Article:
“Not using them was the lesser evil.” Quint shrugged. “You should be grateful that was our choice. Otherwise you might not be here now. Anyway, we want to restructure the charges to an entirely electrical basis. Shut down the cyborgs’ hearts and tech.”
He was still grappling with the notion that his former enemies had developed an effective weapon they decided against using. The organization Deuce defected from, the Elite, would have implemented these graters with no hesitation.
“At least I can restart a heart.” Kyla’s gaze locked on him.
Quint stated the obvious. “We want your expert opinion on what firepower we’ll need against these new cyborgs.”
“I can’t claim expertise on the next method of attack.” Deuce studied them both. “It’s possible they won’t deploy cyborgs again.”
His two comrades looked at each other. Kyla, who was in her early sixties but only streaks of gray in her upswept hair betrayed age, returned her gaze to Deuce.
“What could be next?” Because of her years, she’d witnessed this entire, ongoing war. “First they used androids. Then they developed super soldiers, which they later supplemented with strategists like you. Now they’ve combined android and soldier into cyborgs. Do we suspect flying monkeys that spit venomous fireballs?”
“I wouldn’t put it past them,” Quint grumbled. He was in his thirties and had only ever known war.
Deuce stared at the grater as he considered why he was here. Chronologically in his twenties, he had been trained for warfare by the Elite as long as he could remember. They had created him for warfare. Unlike the genetically improved soldiers who could only follow orders, the Elite engineered him to think strategically.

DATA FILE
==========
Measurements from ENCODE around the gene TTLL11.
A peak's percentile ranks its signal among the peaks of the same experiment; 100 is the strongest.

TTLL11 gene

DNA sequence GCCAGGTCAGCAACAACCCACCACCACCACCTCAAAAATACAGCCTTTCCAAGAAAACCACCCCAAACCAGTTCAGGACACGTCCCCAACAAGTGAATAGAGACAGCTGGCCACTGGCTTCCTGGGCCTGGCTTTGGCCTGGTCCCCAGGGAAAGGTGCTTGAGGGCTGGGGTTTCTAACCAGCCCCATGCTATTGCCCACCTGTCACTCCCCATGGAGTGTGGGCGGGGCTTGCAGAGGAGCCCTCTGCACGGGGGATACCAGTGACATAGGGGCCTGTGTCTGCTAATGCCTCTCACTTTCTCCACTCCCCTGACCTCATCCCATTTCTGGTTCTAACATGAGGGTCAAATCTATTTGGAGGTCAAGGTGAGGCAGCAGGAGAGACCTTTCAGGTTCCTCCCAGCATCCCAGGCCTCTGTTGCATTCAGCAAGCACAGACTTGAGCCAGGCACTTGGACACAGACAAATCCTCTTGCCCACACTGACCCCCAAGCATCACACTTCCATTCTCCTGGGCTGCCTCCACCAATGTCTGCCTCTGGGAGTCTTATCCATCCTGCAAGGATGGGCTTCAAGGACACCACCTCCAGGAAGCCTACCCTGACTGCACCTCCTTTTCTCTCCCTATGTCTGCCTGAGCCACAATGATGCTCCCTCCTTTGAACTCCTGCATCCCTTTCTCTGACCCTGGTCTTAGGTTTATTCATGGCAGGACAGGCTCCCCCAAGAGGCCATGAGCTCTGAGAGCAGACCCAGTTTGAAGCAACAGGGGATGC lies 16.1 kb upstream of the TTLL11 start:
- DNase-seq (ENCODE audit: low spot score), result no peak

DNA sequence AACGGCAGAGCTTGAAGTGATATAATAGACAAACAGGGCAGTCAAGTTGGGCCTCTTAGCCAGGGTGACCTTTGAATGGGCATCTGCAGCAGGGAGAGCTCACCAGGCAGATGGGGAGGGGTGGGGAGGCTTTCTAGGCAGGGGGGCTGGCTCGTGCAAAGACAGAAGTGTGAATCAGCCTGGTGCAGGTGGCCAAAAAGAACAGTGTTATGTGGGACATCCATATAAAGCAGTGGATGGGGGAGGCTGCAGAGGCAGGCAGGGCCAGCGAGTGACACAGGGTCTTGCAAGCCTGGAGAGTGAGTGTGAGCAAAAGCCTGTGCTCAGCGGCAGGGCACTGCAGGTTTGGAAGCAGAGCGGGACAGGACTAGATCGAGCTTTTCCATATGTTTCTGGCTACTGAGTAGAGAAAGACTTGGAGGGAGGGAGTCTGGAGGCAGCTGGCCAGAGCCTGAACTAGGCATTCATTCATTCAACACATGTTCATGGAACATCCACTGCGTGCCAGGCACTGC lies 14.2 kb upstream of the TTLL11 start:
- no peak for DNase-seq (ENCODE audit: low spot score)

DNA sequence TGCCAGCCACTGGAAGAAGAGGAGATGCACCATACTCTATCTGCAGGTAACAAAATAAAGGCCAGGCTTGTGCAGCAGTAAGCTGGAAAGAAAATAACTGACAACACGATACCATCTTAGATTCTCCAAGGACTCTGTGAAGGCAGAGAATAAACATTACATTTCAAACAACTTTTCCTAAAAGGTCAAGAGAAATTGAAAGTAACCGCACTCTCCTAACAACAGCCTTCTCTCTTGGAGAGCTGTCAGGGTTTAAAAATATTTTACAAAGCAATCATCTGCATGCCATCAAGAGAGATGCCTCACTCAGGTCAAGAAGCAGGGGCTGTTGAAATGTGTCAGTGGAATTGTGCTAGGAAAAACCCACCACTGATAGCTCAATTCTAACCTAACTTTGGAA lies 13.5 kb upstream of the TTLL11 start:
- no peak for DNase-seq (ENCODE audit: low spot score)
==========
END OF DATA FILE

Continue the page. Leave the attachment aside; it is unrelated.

But they considered his creation, and the twenty-three other prototypes like him, to be a failure. Creations that could think for themselves were considered a potential threat, which was why so few were produced.
And some of those thinkers had defected before him, joining forces with these people he used to know as rabble. Those predecessors were now dead. Defective prototypes were overwhelmingly targeted in battle. But in his case, joining the rabble became his only chance to continue living.
Like the grater he held, the prototypes were judged to be undesirable for service. He and four others who still survived were given one option to remain practical to the Elite. They had to submit to biotechnical modifications that included interfacing with the core data system.
By this time Deuce started considering Elite philosophy to be incorrect, and having those private doubts made public would get him executed.
He’d been created to bring a war to its end, and failed. And now the rabble looked to him to help them end this war. His new society believed in Rules of Engagement. How does one defeat an opponent who doesn’t share that outlook?
“Utilize both.” Deuce returned his attention to them.
“Both of what?” Quint asked.
“Both designs.” He held up the grater. “Implement your modifications. But also increase the charge yield on these models. They could prove advantageous.”